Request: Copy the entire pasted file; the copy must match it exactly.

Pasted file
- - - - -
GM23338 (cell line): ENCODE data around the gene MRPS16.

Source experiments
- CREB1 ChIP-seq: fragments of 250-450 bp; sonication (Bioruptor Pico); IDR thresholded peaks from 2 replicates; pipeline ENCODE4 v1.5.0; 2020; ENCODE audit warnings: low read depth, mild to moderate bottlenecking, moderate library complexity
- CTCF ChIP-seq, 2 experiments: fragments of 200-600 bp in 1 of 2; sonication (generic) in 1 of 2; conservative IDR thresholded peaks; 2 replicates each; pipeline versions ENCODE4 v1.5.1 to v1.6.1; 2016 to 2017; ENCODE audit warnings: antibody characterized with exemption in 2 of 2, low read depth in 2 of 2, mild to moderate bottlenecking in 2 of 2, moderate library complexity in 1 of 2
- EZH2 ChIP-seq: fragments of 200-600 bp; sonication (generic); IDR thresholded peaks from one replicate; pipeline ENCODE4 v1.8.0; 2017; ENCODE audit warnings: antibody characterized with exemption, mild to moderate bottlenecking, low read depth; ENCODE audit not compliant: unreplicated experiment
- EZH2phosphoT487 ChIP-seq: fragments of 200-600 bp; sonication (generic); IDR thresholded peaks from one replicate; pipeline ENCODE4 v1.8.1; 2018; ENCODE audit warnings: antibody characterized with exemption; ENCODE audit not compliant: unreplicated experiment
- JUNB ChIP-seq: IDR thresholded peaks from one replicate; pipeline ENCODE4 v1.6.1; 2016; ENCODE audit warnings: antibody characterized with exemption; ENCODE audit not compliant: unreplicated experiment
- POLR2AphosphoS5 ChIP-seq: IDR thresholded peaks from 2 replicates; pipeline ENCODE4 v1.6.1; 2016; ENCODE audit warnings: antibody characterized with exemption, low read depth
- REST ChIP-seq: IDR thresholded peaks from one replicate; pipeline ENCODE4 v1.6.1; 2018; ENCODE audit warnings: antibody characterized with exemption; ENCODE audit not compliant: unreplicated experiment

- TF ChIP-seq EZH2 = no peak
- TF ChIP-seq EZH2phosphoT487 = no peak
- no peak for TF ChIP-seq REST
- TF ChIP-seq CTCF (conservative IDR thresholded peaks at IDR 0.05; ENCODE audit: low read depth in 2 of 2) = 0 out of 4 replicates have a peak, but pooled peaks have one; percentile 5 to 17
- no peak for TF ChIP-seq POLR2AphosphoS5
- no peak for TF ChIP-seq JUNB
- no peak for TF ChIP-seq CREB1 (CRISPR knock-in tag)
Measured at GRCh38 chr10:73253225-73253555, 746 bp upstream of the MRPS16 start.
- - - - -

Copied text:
GM23338 (cell line): ENCODE data around the gene MRPS16.

Source experiments
- CREB1 ChIP-seq: fragments of 250-450 bp; sonication (Bioruptor Pico); IDR thresholded peaks from 2 replicates; pipeline ENCODE4 v1.5.0; 2020; ENCODE audit warnings: low read depth, mild to moderate bottlenecking, moderate library complexity
- CTCF ChIP-seq, 2 experiments: fragments of 200-600 bp in 1 of 2; sonication (generic) in 1 of 2; conservative IDR thresholded peaks; 2 replicates each; pipeline versions ENCODE4 v1.5.1 to v1.6.1; 2016 to 2017; ENCODE audit warnings: antibody characterized with exemption in 2 of 2, low read depth in 2 of 2, mild to moderate bottlenecking in 2 of 2, moderate library complexity in 1 of 2
- EZH2 ChIP-seq: fragments of 200-600 bp; sonication (generic); IDR thresholded peaks from one replicate; pipeline ENCODE4 v1.8.0; 2017; ENCODE audit warnings: antibody characterized with exemption, mild to moderate bottlenecking, low read depth; ENCODE audit not compliant: unreplicated experiment
- EZH2phosphoT487 ChIP-seq: fragments of 200-600 bp; sonication (generic); IDR thresholded peaks from one replicate; pipeline ENCODE4 v1.8.1; 2018; ENCODE audit warnings: antibody characterized with exemption; ENCODE audit not compliant: unreplicated experiment
- JUNB ChIP-seq: IDR thresholded peaks from one replicate; pipeline ENCODE4 v1.6.1; 2016; ENCODE audit warnings: antibody characterized with exemption; ENCODE audit not compliant: unreplicated experiment
- POLR2AphosphoS5 ChIP-seq: IDR thresholded peaks from 2 replicates; pipeline ENCODE4 v1.6.1; 2016; ENCODE audit warnings: antibody characterized with exemption, low read depth
- REST ChIP-seq: IDR thresholded peaks from one replicate; pipeline ENCODE4 v1.6.1; 2018; ENCODE audit warnings: antibody characterized with exemption; ENCODE audit not compliant: unreplicated experiment

- TF ChIP-seq EZH2 = no peak
- TF ChIP-seq EZH2phosphoT487 = no peak
- no peak for TF ChIP-seq REST
- TF ChIP-seq CTCF (conservative IDR thresholded peaks at IDR 0.05; ENCODE audit: low read depth in 2 of 2) = 0 out of 4 replicates have a peak, but pooled peaks have one; percentile 5 to 17
- no peak for TF ChIP-seq POLR2AphosphoS5
- no peak for TF ChIP-seq JUNB
- no peak for TF ChIP-seq CREB1 (CRISPR knock-in tag)
Measured at GRCh38 chr10:73253225-73253555, 746 bp upstream of the MRPS16 start.